Welcome to the story-themed interview, Once Upon a Time with… where we interview a fellow author.

Today, we’d like to welcome D.A. Godwin, author of the Guardian’s Prophecy series. The first two books, Eyes of the Blind and Hunter’s Moon, are available.

So, let’s get started. Like any good fairy tale, let’s begin with Once Upon a Time. What’s your “Once Upon a Time”? Tell us about your beginning as an author. Where did you live and what sparked you to decide to write?

It really began with being an avid reader throughout my youth. I was always picking up new sci-fi and fantasy books from the library as a kid. In college I continued reading, but my first foray into creating worlds was as a DM with Dungeons & Dragons. I started a story here and there in the years that followed, but my creative interests were focused on other things. My children were the ones who rekindled my interest in writing, and the desire to create something for them was the final nudge that set pen to paper for good.

Well, we may have played our fair share of Dungeons & Dragons. And kids are always great inspiration. In fairy tales, our heroes often get to make a wish that lets their dream come true. In this case, the dream involves becoming a published author. Let us know how you got your first break.

I made my own break by leaping into self-publishing. I wanted to really understand the industry, and all the steps that go into producing and publishing a novel.

Looking at your books, it seems you’ve done fairly well. Now, no story would be complete without an adversary. In the story of your writing career, what’s your biggest nemesis? What do you struggle against… fear, doubt, a mortgage, time, ice cream? What tactics, allies or weapons do you use to win those battles?

Time. With a family to provide for, I crammed my writing into every possible nook and cranny of my calendar, be it at soccer practice, the dance studio, or at the kitchen table late at night. Almost every author faces the fear of not succeeding, but I’ve known since my first beta read that I was capable of producing good stories, and that helps.

As we all know, the hero can’t ultimately triumph without a few defeats along the way. Can you share a defeat that you suffered in your writing career and what you learned from it?

(laughs) In the early drafts of my first novel, my main character was described by beta readers as a whiny kid that needed to stop crying and get on with it. Ouch. It was a hard lesson in character development, but I listened to the criticism and learned to be more careful when describing emotions.

So, what has been your greatest victory as a writer?

When a middle school student picked my book for a book report. He could have chosen Harry Potter, or Ranger’s Apprentice, or any of the other bestsellers kids read nowadays. I asked for a copy when I found out about it, and he totally nailed the character analysis. That was pretty special.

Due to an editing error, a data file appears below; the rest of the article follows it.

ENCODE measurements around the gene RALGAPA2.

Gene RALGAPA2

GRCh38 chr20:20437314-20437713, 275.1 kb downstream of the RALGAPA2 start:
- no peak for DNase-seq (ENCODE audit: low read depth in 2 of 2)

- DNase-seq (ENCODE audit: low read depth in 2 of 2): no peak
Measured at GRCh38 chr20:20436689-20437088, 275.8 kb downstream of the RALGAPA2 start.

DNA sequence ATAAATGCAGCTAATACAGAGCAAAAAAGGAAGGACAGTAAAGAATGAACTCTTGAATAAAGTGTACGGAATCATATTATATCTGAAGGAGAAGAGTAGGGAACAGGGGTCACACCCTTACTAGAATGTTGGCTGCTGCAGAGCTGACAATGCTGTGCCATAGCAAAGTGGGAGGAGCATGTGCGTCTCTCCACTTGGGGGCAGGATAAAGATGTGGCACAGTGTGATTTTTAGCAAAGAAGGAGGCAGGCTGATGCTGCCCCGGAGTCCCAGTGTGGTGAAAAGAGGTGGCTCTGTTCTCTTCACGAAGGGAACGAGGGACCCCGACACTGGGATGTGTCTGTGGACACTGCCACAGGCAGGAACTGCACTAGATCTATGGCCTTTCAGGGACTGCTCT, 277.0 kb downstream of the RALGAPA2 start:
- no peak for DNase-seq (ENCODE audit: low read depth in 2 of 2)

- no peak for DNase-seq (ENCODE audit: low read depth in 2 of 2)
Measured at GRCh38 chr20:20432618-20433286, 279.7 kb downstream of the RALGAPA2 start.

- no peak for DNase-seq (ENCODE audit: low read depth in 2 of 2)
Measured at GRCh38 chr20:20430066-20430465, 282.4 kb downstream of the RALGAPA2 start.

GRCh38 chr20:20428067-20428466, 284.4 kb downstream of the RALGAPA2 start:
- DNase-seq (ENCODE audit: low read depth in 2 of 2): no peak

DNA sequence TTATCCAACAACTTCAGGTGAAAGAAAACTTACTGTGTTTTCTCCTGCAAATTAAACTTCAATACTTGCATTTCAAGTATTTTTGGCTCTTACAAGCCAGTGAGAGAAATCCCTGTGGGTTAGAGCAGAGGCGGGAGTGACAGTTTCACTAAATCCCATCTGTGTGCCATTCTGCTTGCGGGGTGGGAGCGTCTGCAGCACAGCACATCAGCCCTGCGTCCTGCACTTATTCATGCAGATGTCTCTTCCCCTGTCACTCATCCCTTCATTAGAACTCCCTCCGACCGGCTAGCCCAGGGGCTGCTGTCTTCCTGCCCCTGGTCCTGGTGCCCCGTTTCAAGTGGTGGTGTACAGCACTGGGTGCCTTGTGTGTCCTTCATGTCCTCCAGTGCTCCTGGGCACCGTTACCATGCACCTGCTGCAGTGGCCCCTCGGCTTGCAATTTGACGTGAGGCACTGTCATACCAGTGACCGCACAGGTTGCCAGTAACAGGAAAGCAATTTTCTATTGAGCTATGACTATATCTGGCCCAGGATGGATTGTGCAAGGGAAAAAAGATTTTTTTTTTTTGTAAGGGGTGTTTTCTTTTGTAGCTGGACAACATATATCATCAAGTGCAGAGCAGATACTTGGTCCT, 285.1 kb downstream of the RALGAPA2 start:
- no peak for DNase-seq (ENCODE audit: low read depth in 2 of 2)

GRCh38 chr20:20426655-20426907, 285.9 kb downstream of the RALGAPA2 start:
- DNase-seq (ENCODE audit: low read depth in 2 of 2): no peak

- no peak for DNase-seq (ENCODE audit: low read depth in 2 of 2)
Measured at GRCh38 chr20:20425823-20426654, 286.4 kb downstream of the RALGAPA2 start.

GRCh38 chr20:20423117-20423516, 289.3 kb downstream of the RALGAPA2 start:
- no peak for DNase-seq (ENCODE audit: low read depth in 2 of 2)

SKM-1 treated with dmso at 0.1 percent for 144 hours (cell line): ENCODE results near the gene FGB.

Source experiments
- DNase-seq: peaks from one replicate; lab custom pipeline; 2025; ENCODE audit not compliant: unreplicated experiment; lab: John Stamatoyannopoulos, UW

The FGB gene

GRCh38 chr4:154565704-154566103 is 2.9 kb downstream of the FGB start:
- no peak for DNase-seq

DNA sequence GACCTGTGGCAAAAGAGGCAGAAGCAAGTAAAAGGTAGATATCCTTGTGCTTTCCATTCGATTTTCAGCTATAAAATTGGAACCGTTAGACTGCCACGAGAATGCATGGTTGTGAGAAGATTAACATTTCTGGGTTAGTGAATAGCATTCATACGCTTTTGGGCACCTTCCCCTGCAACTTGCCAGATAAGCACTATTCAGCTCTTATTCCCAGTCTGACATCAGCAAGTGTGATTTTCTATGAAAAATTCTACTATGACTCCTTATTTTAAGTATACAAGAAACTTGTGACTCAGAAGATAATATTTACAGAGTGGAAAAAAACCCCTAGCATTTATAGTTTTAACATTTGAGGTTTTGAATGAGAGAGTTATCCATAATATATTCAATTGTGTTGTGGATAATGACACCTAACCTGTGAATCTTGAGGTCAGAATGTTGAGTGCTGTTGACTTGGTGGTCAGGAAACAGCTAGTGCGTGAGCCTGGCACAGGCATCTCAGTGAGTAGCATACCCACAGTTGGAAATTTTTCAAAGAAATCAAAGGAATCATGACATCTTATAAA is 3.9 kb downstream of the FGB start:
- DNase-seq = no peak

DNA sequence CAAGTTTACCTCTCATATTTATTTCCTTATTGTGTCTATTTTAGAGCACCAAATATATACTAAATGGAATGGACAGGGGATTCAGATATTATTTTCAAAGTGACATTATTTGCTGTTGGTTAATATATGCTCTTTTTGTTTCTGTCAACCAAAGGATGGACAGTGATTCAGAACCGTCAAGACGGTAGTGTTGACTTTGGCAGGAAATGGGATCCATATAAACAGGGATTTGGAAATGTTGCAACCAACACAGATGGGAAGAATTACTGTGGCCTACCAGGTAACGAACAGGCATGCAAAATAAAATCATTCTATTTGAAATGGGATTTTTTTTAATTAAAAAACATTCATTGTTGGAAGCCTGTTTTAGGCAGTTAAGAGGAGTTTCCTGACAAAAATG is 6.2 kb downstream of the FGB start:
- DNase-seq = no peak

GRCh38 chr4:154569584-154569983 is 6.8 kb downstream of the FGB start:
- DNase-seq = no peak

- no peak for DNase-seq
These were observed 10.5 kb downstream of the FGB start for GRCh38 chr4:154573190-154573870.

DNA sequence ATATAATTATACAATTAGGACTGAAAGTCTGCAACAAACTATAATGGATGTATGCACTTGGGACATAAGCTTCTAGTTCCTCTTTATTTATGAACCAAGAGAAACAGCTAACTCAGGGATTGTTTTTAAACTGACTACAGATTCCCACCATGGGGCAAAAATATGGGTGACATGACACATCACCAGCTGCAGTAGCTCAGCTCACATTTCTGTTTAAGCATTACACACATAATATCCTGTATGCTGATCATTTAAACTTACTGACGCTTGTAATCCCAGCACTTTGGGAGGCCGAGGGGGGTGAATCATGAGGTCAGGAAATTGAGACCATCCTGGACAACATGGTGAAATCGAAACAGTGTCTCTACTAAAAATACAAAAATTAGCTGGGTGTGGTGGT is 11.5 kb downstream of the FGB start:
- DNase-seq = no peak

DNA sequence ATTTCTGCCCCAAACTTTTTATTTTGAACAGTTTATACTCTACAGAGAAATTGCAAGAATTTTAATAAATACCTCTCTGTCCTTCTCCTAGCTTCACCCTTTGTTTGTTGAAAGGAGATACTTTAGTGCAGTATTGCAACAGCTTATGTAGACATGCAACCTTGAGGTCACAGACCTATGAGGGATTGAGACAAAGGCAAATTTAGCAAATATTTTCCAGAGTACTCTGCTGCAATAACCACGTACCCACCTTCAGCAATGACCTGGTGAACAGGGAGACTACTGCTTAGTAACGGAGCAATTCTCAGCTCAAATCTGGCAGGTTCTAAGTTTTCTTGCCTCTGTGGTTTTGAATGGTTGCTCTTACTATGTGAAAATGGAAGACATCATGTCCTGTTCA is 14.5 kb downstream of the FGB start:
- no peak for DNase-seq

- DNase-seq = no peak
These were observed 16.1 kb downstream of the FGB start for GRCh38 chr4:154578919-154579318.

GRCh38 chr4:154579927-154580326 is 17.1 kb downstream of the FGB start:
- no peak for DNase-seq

That is cool. So, where do you see yourself today? What are your current projects?

It’s an exciting time. Finishing the Guardian’s Prophecy series is first on my list, and next year will see the release of book three. Beyond that, I’ve already been discussing the next series with agents, and branching out into short stories. There are a few more things on the horizon, but I can’t reveal everything just yet…

Every story should end with a Happily Ever After. If you could write your own “Happily Ever After”, what would it be? Tell us where you’d like to go and have fun with it.

World domination! But I would be quite content in a cabin with a porch swing, beside a cold, rocky creek halfway up the side of a mountain.

I think your second choice sounds much nicer than world domination. So, for everyone out there wishing on a star hoping to be an author, what advice would you like to give them based on your experience?

Don’t wish, start writing! Jot down your thoughts, join a writing group, go to a conference. Put words on the page, even if you think they aren’t any good. Show it to people, and listen to what they say. It doesn’t matter if it takes four weeks or four years, the barrier to entry has never been lower.

If we’d like to learn more for the About the Author section of your story, what’s the best way for everyone to keep up with you? And is there any last message that you’d like to share?

I’m a very visual person, so I’m most active on Instagram (@da_godwin). You can also find links to my newsletter and Facebook page on my website (https://dagodwin.com).

I would close with a most heartfelt “thank you” to all of my readers. The enthusiasm you continue to show for my stories is what makes writing so much fun!

Thank you so much for sharing your story with us, and best of luck!




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